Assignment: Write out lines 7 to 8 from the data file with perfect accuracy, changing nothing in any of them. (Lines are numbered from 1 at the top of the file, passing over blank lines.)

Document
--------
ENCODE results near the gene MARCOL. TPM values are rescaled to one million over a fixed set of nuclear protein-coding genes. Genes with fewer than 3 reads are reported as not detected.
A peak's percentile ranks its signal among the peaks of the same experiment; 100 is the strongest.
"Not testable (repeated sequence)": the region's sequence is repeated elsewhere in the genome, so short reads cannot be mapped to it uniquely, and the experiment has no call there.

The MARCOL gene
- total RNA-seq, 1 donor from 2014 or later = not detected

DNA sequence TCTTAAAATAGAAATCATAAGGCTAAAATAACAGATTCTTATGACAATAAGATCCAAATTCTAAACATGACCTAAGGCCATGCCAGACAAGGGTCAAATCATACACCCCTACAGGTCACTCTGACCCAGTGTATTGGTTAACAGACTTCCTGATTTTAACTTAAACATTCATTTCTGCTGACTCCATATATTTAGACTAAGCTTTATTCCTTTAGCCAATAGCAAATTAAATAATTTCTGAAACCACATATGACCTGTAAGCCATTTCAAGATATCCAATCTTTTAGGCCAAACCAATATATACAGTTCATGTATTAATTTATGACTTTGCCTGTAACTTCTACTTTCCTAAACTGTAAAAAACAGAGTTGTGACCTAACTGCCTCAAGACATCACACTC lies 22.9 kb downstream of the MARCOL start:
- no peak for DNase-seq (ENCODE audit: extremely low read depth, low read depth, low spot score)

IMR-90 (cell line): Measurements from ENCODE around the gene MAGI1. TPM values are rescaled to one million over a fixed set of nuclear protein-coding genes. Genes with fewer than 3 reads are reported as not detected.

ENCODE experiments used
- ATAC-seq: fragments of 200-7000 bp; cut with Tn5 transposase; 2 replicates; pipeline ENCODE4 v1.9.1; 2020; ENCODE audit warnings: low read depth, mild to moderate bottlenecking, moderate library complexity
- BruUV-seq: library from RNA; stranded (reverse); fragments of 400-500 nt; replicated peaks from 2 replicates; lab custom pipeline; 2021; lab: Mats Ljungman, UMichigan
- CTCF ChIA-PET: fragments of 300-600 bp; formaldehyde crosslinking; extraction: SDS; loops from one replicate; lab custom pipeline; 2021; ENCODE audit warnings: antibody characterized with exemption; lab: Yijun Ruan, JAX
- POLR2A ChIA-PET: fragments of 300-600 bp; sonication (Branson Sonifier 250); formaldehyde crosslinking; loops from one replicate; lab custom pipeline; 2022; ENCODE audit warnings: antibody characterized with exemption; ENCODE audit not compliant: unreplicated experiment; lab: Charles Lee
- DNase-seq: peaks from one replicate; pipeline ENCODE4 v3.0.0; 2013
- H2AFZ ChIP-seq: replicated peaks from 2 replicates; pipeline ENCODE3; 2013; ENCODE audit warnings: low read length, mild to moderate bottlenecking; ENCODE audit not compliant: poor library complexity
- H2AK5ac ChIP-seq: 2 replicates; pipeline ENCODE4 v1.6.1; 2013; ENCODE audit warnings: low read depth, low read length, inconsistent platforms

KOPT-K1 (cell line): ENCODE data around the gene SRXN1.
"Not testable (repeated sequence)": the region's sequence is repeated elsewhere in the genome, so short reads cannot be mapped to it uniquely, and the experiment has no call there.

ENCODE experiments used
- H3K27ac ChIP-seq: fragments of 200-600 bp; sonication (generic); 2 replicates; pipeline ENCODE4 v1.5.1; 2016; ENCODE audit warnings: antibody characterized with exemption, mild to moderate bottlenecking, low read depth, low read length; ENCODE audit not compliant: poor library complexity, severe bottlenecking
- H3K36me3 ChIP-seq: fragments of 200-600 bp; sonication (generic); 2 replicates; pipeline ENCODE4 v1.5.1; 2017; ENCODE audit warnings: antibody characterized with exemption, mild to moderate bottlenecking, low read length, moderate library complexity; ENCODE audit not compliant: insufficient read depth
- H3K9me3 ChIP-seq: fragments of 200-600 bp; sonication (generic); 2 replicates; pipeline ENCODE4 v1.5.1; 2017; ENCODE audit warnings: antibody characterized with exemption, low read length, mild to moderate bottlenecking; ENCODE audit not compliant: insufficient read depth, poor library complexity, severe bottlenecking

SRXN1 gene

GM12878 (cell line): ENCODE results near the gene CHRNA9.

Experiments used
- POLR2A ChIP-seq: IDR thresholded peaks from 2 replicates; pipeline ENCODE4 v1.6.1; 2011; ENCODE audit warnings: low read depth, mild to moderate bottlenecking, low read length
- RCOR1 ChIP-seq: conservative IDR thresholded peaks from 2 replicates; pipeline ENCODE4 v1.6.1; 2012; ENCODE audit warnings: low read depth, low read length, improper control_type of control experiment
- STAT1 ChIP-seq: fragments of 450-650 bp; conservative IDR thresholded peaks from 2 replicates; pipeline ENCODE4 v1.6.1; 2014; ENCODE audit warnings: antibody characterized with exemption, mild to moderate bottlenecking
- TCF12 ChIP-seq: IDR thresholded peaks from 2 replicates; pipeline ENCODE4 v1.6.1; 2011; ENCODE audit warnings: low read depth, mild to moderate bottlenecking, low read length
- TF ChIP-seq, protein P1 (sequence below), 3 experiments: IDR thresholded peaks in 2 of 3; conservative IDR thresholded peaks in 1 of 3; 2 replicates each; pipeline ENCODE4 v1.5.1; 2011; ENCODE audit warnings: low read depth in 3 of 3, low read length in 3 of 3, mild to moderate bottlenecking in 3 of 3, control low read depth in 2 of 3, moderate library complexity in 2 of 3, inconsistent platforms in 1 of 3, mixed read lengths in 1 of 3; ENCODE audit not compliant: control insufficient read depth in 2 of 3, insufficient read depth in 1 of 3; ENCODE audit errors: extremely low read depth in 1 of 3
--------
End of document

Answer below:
- no peak for DNase-seq (ENCODE audit: extremely low read depth, low read depth, low spot score)

IMR-90 (cell line): Measurements from ENCODE around the gene MAGI1. TPM values are rescaled to one million over a fixed set of nuclear protein-coding genes. Genes with fewer than 3 reads are reported as not detected.